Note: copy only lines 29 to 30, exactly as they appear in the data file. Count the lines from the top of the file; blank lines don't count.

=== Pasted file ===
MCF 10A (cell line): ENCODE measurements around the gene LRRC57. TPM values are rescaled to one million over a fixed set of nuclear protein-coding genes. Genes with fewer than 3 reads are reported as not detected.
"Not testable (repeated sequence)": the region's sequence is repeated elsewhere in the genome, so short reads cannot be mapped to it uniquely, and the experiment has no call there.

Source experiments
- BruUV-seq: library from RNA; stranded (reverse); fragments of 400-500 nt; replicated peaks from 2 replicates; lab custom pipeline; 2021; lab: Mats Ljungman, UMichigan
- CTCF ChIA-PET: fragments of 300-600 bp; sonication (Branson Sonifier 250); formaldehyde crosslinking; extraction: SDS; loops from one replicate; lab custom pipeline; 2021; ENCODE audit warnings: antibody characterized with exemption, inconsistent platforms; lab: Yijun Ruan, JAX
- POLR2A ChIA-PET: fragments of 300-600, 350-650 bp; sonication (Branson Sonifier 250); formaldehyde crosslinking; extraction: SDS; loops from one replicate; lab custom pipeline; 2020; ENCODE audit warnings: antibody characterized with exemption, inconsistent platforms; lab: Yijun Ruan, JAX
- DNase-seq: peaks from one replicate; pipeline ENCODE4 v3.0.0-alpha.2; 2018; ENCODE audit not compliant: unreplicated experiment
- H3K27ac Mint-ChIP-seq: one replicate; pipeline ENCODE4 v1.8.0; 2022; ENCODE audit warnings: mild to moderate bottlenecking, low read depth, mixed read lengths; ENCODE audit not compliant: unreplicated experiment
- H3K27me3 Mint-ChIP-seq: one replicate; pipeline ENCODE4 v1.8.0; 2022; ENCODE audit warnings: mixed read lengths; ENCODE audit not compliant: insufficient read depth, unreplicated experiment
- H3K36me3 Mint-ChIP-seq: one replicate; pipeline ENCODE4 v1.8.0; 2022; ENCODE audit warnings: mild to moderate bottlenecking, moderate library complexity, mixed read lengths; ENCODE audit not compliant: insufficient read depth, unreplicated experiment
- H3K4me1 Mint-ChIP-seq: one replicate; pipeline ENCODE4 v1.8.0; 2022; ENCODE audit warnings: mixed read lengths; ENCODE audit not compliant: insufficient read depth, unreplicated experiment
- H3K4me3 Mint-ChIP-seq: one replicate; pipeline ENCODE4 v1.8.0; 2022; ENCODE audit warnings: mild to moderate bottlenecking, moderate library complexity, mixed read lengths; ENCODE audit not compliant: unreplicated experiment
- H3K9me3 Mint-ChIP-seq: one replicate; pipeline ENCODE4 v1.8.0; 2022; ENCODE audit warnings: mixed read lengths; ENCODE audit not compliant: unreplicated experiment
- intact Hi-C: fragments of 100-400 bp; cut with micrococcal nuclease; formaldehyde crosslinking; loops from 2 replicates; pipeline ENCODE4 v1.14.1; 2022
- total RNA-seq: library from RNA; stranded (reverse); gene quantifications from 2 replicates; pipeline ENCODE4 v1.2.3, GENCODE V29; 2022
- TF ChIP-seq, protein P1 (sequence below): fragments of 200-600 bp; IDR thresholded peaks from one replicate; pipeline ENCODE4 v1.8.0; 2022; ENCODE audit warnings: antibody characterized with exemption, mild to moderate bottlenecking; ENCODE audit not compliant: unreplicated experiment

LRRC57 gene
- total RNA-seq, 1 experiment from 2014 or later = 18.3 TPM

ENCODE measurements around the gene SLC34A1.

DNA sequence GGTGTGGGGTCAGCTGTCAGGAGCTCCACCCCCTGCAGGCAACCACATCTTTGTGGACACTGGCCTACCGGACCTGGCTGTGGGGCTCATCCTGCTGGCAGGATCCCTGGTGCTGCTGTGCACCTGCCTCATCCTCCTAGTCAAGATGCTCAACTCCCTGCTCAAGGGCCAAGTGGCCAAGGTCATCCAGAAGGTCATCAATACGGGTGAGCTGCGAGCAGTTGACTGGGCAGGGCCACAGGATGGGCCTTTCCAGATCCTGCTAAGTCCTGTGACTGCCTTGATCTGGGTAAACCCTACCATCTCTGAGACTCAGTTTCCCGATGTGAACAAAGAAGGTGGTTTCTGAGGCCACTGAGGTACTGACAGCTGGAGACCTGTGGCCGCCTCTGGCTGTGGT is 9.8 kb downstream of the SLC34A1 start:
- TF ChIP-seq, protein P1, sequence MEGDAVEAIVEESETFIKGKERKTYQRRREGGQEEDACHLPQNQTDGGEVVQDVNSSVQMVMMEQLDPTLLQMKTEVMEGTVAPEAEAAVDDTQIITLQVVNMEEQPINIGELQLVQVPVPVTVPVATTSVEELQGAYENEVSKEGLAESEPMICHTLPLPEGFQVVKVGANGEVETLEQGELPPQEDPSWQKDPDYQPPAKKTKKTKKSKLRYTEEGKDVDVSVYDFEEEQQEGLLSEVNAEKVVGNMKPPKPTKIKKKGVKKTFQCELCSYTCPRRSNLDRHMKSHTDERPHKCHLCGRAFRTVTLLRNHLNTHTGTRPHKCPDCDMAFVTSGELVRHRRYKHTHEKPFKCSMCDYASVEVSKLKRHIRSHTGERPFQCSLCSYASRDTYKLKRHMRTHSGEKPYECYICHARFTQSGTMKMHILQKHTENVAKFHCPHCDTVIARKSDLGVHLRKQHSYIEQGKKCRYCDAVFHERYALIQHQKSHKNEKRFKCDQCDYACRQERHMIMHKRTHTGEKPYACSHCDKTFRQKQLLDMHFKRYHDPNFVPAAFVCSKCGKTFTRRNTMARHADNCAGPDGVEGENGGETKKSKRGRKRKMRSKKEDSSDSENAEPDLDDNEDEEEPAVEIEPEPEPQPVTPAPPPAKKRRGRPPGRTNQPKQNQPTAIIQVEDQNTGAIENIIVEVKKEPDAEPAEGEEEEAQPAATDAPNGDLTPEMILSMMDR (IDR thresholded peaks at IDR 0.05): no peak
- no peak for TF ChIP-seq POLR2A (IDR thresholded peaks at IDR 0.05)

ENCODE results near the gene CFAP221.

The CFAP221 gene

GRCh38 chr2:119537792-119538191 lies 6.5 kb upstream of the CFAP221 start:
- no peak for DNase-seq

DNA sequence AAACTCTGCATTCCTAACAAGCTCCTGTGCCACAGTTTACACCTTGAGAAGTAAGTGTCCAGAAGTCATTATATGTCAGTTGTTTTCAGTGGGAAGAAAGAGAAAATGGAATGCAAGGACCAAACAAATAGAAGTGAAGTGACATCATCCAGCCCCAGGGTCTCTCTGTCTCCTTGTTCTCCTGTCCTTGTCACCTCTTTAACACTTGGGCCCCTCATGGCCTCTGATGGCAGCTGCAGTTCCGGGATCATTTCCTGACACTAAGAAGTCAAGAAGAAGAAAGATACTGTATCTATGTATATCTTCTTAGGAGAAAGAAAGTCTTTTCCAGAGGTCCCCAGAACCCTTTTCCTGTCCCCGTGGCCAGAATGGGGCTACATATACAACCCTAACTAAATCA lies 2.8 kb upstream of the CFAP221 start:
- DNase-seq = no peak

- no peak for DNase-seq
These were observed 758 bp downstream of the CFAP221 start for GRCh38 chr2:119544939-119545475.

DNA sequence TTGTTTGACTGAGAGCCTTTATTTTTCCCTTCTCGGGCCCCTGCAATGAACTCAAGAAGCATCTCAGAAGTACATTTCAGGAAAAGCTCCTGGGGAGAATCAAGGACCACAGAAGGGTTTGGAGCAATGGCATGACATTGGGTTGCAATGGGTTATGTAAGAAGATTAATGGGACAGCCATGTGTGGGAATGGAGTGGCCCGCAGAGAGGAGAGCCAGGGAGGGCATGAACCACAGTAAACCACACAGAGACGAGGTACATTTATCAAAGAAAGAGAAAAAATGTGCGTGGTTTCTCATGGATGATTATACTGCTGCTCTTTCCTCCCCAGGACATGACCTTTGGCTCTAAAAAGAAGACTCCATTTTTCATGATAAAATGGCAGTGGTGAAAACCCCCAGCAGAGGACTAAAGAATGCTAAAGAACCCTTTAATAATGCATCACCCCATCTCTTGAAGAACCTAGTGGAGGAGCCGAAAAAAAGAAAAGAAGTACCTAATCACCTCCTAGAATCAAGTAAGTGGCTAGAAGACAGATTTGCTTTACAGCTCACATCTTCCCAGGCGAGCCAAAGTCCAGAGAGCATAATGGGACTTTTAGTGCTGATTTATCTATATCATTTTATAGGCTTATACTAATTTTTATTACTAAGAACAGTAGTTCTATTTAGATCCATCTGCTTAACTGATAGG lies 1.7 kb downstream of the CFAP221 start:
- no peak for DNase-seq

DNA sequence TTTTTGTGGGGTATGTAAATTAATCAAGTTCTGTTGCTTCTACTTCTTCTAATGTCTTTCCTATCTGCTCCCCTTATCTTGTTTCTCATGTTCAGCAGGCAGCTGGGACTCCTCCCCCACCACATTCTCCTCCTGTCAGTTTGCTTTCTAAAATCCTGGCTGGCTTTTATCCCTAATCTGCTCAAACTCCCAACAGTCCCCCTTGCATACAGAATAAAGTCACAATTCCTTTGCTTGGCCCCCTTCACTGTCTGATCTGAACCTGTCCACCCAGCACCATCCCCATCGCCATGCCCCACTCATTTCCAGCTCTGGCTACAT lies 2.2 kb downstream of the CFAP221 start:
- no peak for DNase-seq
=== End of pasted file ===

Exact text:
- no peak for DNase-seq
These were observed 758 bp downstream of the CFAP221 start for GRCh38 chr2:119544939-119545475.